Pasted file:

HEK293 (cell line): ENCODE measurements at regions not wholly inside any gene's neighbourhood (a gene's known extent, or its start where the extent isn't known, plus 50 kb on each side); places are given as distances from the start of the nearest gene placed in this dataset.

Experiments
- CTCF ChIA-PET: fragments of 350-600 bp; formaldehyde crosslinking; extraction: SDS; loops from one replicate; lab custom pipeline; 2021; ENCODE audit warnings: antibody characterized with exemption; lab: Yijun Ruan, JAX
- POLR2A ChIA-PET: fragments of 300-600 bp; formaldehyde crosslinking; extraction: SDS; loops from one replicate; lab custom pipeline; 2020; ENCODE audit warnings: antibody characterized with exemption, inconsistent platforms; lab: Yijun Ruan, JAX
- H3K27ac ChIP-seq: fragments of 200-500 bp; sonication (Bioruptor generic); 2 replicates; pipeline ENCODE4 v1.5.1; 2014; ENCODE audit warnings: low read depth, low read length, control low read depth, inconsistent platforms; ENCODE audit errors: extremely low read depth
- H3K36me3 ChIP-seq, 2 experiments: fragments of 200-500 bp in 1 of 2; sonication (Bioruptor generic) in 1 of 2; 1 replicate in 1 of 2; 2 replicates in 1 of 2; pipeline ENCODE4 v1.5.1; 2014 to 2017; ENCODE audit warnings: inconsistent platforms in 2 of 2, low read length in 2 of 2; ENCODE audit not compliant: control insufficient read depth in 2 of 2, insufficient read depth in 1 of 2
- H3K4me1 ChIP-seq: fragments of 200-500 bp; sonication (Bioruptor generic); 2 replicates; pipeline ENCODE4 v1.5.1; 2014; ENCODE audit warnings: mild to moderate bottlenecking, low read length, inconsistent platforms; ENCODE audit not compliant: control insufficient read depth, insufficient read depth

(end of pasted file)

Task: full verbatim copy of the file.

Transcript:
HEK293 (cell line): ENCODE measurements at regions not wholly inside any gene's neighbourhood (a gene's known extent, or its start where the extent isn't known, plus 50 kb on each side); places are given as distances from the start of the nearest gene placed in this dataset.

Experiments
- CTCF ChIA-PET: fragments of 350-600 bp; formaldehyde crosslinking; extraction: SDS; loops from one replicate; lab custom pipeline; 2021; ENCODE audit warnings: antibody characterized with exemption; lab: Yijun Ruan, JAX
- POLR2A ChIA-PET: fragments of 300-600 bp; formaldehyde crosslinking; extraction: SDS; loops from one replicate; lab custom pipeline; 2020; ENCODE audit warnings: antibody characterized with exemption, inconsistent platforms; lab: Yijun Ruan, JAX
- H3K27ac ChIP-seq: fragments of 200-500 bp; sonication (Bioruptor generic); 2 replicates; pipeline ENCODE4 v1.5.1; 2014; ENCODE audit warnings: low read depth, low read length, control low read depth, inconsistent platforms; ENCODE audit errors: extremely low read depth
- H3K36me3 ChIP-seq, 2 experiments: fragments of 200-500 bp in 1 of 2; sonication (Bioruptor generic) in 1 of 2; 1 replicate in 1 of 2; 2 replicates in 1 of 2; pipeline ENCODE4 v1.5.1; 2014 to 2017; ENCODE audit warnings: inconsistent platforms in 2 of 2, low read length in 2 of 2; ENCODE audit not compliant: control insufficient read depth in 2 of 2, insufficient read depth in 1 of 2
- H3K4me1 ChIP-seq: fragments of 200-500 bp; sonication (Bioruptor generic); 2 replicates; pipeline ENCODE4 v1.5.1; 2014; ENCODE audit warnings: mild to moderate bottlenecking, low read length, inconsistent platforms; ENCODE audit not compliant: control insufficient read depth, insufficient read depth